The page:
Quarterback Jake Garcia, who played at Harbor City Narbonne last season, transferred to La Habra. (Shotgun Spratling / For The Times)
Such a scenario theoretically would require the NCAA to extend its scholarship limits temporarily past 85, while jumping through an array of logistical hoops as it pertains to eligibility. Then, there’s the question of what those early enrollees could do once they enrolled.
Would they be allowed to practice? Would the NCAA even let them play in a spring season?
“Or am I just going to be quarantined alone on campus?” asked Jake Garcia, USC’s other top quarterback commit in the 2021 class.
Garcia, like Moss, was set to helm a new high school program for just a semester. In January, he transferred from Harbor City Narbonne to La Habra, practicing just enough with his new team to get his bearings.
It was enough to get Frank Mazzotta, La Habra’s coach, dreaming of his potential. “He might’ve thrown for a billion yards,” Mazzotta said.
Garcia has yet to even play a full season as a high school quarterback. But if forced to choose between high school and early enrollment at USC, Garcia says his short stint at La Habra isn’t likely to make him reconsider his plans. He’s headed to college, assuming the four-star quarterback still can enroll in January.
“Let’s say I was at the same school for four years, [then] I’d definitely stay,” Garcia said. “I feel like I’ve put in all the work to get ahead. If I’ve put in that work, I feel like I’ll want to leave, just to go and get a head start in college.”
A head start could be especially pertinent for Moss and Garcia, both of whom have plans to position themselves as the Trojans’ quarterback of the future.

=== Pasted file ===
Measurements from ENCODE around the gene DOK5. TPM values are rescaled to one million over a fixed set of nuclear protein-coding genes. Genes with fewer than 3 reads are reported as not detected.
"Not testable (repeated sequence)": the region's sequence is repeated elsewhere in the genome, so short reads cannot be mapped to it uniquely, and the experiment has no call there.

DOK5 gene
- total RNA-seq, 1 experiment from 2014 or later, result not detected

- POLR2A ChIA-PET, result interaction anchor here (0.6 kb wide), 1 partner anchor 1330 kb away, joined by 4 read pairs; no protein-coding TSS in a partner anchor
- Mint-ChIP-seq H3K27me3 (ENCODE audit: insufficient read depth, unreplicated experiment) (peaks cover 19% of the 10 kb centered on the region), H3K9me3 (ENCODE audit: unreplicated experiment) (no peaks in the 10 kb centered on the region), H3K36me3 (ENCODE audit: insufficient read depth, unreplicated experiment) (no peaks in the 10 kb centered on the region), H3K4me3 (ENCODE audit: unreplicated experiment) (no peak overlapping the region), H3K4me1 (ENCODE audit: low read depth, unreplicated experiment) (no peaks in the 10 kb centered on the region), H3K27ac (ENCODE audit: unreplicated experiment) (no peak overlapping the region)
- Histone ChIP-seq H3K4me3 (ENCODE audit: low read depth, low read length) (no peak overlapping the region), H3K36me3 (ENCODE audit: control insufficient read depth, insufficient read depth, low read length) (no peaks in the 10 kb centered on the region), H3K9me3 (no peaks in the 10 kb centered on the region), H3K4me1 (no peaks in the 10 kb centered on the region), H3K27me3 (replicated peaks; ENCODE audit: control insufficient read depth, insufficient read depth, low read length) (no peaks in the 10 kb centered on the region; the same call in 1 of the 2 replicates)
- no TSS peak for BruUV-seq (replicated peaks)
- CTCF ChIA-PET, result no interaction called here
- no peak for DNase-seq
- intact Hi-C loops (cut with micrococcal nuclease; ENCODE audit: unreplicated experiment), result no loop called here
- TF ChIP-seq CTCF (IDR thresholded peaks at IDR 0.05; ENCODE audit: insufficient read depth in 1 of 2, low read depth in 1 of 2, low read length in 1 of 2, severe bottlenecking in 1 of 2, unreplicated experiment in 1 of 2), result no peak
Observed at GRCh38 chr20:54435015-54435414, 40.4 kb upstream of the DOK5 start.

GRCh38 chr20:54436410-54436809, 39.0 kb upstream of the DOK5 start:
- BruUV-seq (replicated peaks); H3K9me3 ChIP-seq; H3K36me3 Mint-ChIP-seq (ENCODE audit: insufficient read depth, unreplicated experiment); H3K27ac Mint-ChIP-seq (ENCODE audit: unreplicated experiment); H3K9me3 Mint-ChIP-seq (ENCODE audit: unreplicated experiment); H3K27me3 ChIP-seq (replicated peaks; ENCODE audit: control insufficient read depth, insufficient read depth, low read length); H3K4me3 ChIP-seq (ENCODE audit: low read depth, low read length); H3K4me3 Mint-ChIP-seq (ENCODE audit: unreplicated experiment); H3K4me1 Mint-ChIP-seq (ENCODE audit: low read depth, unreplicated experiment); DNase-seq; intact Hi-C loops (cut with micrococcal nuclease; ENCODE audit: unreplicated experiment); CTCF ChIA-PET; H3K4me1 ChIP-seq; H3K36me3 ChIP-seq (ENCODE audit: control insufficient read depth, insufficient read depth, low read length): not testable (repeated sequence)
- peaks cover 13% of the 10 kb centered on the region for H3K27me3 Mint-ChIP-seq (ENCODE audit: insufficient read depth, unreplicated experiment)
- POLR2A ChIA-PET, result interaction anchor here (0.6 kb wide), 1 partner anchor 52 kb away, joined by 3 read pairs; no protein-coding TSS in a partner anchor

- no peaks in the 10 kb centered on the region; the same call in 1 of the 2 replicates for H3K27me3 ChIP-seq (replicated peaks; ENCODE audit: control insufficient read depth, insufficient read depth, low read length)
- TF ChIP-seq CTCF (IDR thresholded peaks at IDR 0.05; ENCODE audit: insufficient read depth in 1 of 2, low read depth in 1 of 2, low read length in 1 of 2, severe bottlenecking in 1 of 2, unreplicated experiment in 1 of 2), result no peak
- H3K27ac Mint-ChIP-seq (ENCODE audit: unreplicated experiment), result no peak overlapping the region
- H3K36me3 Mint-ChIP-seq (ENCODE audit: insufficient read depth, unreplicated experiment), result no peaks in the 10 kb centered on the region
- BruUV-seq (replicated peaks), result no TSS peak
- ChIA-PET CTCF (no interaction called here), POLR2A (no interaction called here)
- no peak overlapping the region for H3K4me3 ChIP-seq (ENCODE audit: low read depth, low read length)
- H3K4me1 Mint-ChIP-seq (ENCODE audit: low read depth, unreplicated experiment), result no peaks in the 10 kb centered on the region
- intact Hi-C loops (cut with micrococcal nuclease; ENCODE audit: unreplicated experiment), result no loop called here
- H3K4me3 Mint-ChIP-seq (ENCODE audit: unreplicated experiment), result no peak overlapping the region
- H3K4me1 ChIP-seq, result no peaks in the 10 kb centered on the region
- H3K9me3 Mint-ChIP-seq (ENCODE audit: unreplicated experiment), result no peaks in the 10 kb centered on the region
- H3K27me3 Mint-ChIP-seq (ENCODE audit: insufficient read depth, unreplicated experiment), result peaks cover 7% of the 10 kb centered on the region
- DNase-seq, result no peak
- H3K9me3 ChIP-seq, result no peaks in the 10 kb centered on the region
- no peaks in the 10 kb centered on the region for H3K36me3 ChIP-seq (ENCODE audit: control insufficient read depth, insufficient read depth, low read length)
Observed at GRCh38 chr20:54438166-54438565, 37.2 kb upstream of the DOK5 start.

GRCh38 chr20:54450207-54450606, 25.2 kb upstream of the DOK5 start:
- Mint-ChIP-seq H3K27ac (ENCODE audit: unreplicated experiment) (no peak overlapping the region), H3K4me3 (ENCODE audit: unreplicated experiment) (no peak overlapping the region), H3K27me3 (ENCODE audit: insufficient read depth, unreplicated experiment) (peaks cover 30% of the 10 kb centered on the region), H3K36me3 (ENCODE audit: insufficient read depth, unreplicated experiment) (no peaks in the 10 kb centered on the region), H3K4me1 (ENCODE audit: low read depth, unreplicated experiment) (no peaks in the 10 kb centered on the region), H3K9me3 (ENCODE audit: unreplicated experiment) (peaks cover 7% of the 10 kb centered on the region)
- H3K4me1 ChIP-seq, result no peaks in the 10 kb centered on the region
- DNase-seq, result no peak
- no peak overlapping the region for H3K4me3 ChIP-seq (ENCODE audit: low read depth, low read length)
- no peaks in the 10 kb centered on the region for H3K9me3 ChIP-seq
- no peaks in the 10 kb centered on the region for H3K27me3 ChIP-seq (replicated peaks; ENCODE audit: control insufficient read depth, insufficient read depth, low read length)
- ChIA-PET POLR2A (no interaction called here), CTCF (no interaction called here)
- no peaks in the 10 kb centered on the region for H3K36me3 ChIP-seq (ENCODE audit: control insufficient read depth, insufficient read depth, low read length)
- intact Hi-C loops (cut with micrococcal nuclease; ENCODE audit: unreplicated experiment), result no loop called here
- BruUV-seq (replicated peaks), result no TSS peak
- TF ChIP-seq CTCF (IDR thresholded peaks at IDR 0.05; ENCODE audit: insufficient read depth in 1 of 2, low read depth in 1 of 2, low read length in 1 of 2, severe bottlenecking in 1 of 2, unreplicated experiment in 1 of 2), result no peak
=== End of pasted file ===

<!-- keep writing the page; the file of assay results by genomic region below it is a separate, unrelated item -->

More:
Neither has signed a letter of intent to play at USC, and with both high school and college football seasons up in the air, it’s unclear when they’ll actually put pen to paper. The fate of the early signing period is another in a long list of unknowns the NCAA must answer.
Moss committed to the Trojans in June with the knowledge that he’d have to compete with a fellow top-flight freshman passer. Garcia, who committed last September, reiterated his pledge this week, noting that he’s “still all-in” on USC, whether the season is postponed or not.
Danny Hernandez, a private coach who trains both quarterbacks, expects they’ll be watching each other closely.
“I’m sure they’re both going to be looking over their shoulders at one another, like, ‘What decision are you making?’” Hernandez said. “‘Are you going to get there before I do?’ It’s human nature. No one wants to show up late to the party.”
With so many questions still unanswered, several Southland coaches suggested the most prudent path could be to stand pat in high school. Though, there’s no guarantee prep football will safely continue in the spring, either.
“My biggest thing is the uncertainty of NCAA football,” Hernandez said. “I wouldn’t try to jump into that anytime soon. Who’s to say the season doesn’t start, and then they put a hold on it? What happens to their eligibility? I’d try to hold off my collegiate career’s start as much as I can.”
It’s an option that Moss must consider — albeit, through gritted teeth. With cases of the virus still spiking, he wonders what might be different in January, when he was meant to enroll at USC.
“Our country as a whole, we’ve done the worst job imaginable handling this,” Moss said. “Now we’re in a situation where a lot of us won’t be able to play a football season.
“It’s upsetting, without a doubt.”